Oklahoma governor signs abortion ban

Reuters
Oklahoma Updated: Apr 13, 2022, 03:17 PM(IST)

(Representative Image) Photograph:( Twitter )

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The legislation which is one of several anti-abortion measures advanced by the state's Republican-controlled legislature this year will take effect this summer

Oklahoma Governor Kevin Stitt on Tuesday signed a bill that makes it illegal to perform an abortion in the state except in medical emergencies, penalising those who do with up to $100,000 in fines and 10 years in prison.

The legislation, which is one of several anti-abortion measures advanced by the state's Republican-controlled legislature this year, will take effect this summer unless it is blocked in court.

"The fact that the governor of Oklahoma passed a criminal ban on all abortion care that would take effect this summer is not surprising, but that doesn't mean we're not shocked and aghast. I mean, the implications for people in Oklahoma are devastating,” said Talcott Camp, Chief Legal and Strategy Officer of the National Abortion Federation (NAF), the professional association of abortion providers.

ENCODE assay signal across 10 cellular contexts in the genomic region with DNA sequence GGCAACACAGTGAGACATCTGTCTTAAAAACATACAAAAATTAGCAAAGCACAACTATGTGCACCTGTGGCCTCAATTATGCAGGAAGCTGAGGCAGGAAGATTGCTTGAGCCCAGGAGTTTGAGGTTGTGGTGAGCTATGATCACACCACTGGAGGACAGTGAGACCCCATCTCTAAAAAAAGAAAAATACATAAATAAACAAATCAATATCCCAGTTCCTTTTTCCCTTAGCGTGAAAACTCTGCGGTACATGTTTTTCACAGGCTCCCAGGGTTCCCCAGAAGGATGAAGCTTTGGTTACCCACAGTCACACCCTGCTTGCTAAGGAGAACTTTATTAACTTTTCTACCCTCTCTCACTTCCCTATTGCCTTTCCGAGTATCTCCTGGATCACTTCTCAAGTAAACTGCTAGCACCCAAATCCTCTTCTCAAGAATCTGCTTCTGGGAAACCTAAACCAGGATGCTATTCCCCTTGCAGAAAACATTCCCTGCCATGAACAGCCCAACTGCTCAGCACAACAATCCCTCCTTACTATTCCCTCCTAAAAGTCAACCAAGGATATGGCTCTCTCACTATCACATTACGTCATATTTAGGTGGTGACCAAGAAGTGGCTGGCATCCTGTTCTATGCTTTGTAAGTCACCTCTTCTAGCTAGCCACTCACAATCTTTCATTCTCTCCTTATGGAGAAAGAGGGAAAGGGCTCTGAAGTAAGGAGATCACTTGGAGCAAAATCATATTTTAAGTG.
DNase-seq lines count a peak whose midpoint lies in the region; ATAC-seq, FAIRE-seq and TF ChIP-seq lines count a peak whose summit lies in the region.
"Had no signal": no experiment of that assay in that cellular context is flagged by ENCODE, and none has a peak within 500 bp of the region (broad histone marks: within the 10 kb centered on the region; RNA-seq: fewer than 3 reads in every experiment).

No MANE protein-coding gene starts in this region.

If it takes effect, the ban will widen a swath of the country where there is little to no legal abortion access. Oklahoma has become a frequent destination for Texas women seeking abortions since the larger neighboring state in September banned abortions for pregnancies from about six weeks, before many women even know they are pregnant.

Planned Parenthood abortion providers in Oklahoma saw a nearly 2,500 per cent increase in Texas patients in the months after the Texas law took effect compared to the same period in 2020, the organization said.

Camp said the increase in demand and shortage of available appointments meant women were waiting longer to have an abortion.

“There is one thing that increases the risks associated with abortion, and that's pushing it later,” she said. “So one thing politicians are doing here, one of the implications for folks in Oklahoma and Texas and the region is that they're getting pushed later into pregnancy, which is a terrible idea."

In the past few months, Republican-led states like Oklahoma have been quickly passing ever-stricter abortion bans with the anticipation that an impending US Supreme Court decision could help the bans withstand legal challenges.

The Supreme Court is due to rule by the end of June on a case involving a Republican-backed Mississippi law that gives its conservative majority a chance to undermine or even repeal the landmark 1973 Roe v. Wade ruling that legalised abortion nationwide.

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